Google Chrome making progress

Google Chrome has become my browser of choice on Windows of late, even though I’m running the dev channel, but there have been a couple of things that have held me back from switching to it on the platforms I prefer to use. The good news is that the Chrome team is definitely making progress.

Google Chrome has pretty much become my browser of choice when forced to use Windows. I’ve been running the dev channel since basically the day they made it available and have only had one instance where it was unstable (basically clicking anything made it crash). I even used it for my demos during presentations last week in Chicago. It’s just faster than Firefox. By far.

I’ve been following with a great deal of interest, then, the Chrome team’s efforts to make it available on other platforms — the ones I really care about — and the things that have held me back so far has been the inability to set the size of the fonts I want it to use and the lack of support for even rudimentary plugins (e.g., Flash). I’m a small fonts (“tiny” would come closer, if you ask a couple of my overly-vocal, highly opinionated co-workers) sort of browser user and using the monstrously-huge fonts it comes preconfigured to use was painful. With each new release on the Intel Mac and Linux platforms, then, the first thing I would check would be whether they had enabled that panel under Options…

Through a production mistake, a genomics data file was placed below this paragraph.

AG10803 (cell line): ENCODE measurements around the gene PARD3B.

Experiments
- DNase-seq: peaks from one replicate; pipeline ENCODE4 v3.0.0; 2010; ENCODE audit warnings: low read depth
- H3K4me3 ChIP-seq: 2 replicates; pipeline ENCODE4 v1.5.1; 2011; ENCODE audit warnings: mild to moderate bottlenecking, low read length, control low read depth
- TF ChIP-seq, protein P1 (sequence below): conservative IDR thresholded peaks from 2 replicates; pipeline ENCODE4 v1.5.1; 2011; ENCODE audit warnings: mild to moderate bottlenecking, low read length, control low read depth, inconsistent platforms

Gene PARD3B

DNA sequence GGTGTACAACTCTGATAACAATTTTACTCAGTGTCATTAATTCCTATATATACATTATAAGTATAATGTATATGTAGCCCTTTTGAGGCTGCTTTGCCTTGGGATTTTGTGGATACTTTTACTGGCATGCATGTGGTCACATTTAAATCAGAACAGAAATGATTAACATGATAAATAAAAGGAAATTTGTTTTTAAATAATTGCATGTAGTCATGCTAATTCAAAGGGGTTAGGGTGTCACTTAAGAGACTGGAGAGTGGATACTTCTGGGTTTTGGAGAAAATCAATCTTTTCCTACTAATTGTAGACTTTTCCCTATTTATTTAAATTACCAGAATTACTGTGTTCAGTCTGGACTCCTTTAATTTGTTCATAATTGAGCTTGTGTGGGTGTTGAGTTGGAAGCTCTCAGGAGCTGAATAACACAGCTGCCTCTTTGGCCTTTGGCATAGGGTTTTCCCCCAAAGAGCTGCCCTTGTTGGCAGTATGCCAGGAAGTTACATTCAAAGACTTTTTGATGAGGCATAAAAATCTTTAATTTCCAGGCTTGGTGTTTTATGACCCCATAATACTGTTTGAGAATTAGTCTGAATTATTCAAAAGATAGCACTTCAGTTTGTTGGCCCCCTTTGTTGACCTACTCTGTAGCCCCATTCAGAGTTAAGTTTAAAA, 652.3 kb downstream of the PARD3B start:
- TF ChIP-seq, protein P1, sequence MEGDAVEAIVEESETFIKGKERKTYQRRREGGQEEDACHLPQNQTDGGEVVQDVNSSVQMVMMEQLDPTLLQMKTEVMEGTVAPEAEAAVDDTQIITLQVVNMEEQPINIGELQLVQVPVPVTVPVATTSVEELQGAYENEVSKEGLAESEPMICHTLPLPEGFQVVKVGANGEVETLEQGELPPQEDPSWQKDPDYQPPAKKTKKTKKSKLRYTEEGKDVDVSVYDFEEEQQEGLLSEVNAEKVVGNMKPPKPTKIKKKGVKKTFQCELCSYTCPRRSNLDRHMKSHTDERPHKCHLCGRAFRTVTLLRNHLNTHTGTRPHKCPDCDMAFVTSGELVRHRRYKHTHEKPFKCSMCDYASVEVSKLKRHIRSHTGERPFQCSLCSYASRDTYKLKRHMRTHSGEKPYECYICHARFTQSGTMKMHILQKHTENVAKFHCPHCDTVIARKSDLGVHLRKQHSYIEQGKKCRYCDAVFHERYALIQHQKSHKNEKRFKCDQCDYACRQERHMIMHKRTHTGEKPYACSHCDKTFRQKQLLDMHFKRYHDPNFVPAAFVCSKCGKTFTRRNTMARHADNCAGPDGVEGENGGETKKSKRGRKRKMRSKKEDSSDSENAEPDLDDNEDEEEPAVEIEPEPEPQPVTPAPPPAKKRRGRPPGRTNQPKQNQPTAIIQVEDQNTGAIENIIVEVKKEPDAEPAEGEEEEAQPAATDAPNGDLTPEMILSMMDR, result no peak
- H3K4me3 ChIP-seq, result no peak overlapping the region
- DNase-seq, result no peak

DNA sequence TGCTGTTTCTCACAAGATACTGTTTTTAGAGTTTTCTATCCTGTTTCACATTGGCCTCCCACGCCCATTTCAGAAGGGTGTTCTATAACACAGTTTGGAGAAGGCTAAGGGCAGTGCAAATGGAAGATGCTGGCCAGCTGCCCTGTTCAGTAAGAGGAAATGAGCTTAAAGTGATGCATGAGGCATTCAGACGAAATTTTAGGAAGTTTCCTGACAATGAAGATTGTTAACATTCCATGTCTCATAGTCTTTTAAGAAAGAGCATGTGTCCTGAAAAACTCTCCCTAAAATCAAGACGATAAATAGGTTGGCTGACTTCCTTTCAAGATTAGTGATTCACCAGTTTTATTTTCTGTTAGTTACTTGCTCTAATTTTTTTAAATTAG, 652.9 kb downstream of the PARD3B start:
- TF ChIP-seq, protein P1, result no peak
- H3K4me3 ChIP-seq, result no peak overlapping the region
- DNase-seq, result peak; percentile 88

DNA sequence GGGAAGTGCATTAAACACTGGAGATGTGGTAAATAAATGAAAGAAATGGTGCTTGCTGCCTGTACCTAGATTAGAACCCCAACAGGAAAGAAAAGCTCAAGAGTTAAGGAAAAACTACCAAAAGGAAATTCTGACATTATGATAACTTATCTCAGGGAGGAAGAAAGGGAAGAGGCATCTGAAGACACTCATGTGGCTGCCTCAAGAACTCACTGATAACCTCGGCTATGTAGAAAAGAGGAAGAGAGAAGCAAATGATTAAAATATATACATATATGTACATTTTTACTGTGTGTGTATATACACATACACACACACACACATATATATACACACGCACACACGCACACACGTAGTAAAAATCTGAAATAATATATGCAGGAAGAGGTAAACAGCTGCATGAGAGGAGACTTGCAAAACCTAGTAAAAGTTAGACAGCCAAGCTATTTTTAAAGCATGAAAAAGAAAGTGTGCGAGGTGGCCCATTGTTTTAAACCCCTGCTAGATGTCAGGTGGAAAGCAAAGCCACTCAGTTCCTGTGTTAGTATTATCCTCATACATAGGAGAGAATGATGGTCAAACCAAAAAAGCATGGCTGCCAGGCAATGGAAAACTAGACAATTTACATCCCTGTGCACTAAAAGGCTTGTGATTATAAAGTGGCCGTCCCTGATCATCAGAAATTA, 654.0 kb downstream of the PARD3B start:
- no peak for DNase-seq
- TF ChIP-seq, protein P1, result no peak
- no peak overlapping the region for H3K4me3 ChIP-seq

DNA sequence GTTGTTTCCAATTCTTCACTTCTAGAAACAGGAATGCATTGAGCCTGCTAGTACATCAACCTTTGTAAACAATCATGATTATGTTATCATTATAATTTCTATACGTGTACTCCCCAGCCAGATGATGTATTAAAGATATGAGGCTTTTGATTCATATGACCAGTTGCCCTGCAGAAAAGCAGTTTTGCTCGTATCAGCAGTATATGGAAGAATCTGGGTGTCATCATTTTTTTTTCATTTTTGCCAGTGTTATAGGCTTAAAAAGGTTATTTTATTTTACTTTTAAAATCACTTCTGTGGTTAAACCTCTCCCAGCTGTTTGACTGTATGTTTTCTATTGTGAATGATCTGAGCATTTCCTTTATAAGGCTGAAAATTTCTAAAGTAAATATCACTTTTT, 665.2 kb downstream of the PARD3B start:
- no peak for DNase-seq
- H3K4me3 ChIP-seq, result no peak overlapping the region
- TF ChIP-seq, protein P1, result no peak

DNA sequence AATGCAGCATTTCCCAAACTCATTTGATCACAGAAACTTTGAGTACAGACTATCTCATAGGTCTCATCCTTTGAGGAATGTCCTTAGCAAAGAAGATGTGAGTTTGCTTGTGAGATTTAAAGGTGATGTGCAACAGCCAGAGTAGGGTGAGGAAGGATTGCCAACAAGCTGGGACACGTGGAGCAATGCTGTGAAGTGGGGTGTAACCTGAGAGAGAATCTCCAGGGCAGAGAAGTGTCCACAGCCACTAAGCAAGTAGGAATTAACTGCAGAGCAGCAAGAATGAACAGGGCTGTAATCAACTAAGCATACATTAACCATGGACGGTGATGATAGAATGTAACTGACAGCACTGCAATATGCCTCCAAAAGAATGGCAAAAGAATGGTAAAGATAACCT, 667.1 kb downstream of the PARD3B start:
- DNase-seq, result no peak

And finally today, with on Linux, they have… of course, as is common with dev channel or alpha level software, with this huge leap forward comes a small step backward: the toolbar buttons don’t show until you hover over them, and with each page refresh they disappear again. So it’s a mixed bag, but that’s a big step forward. No joy yet on that same front on the Mac, but I’m guessing it wont be far behind.

And I saw something over the weekend in a couple of blog posts that the plugin support is coming and is far more stable than it has been to date; it’s just not enabled by default.

Edit (08/08/2009): With (released yesterday for the Mac), plugins are now enabled, and it looks like that may be the case on Linux, as well. Now, if I could just set font sizes on Linux, this would likely be my browser of choice. It’s just faster.

2 thoughts on “Google Chrome making progress”

  1. Wow, I finally have something to comment on in the “geek stuff” category. I feel honored since about 99% of your posts are 40K feet over my head. Just yesterday I upgraded to Google chrome. I make it a habit to never upgrade or download anything once I get my PC working since Murphy’s law always applies to me…but I was feeling bold. Well, darn it I regret it now. Yes I noticed faster searching…but it’s the residual effects that bother me. All my passwords disappeared on bank and merchant websites. For some reason now my bookmarks are gone (and the install said it was carrying them over) and, worst of all, it changed the views on my Outlook email that I use for work. Why? I have no idea. I guess I just like things to stay the way they were…I need a geek beside me when I do these upgrades apparently. Ron, while I agree that your handwriting does require a magnifying glass to read I also agree that Google chrome font makes me feel like I am in kindergarten. Cheers!

  2. @Cynthia: It sounds like when you installed Chrome, it may have taken over the role of “default browser” on your computer system. My guess is that if you make IE your default again, most of the stuff you mention will go back to the way it used to be… and consider yourself lucky regarding the font size. At least on the Windows platform — I am assuming that’s where you are — you have control over Chrome’s defaults. I’m still waiting on that for the Mac. Maybe we can groom Lilly to be your geek…

Comments are closed.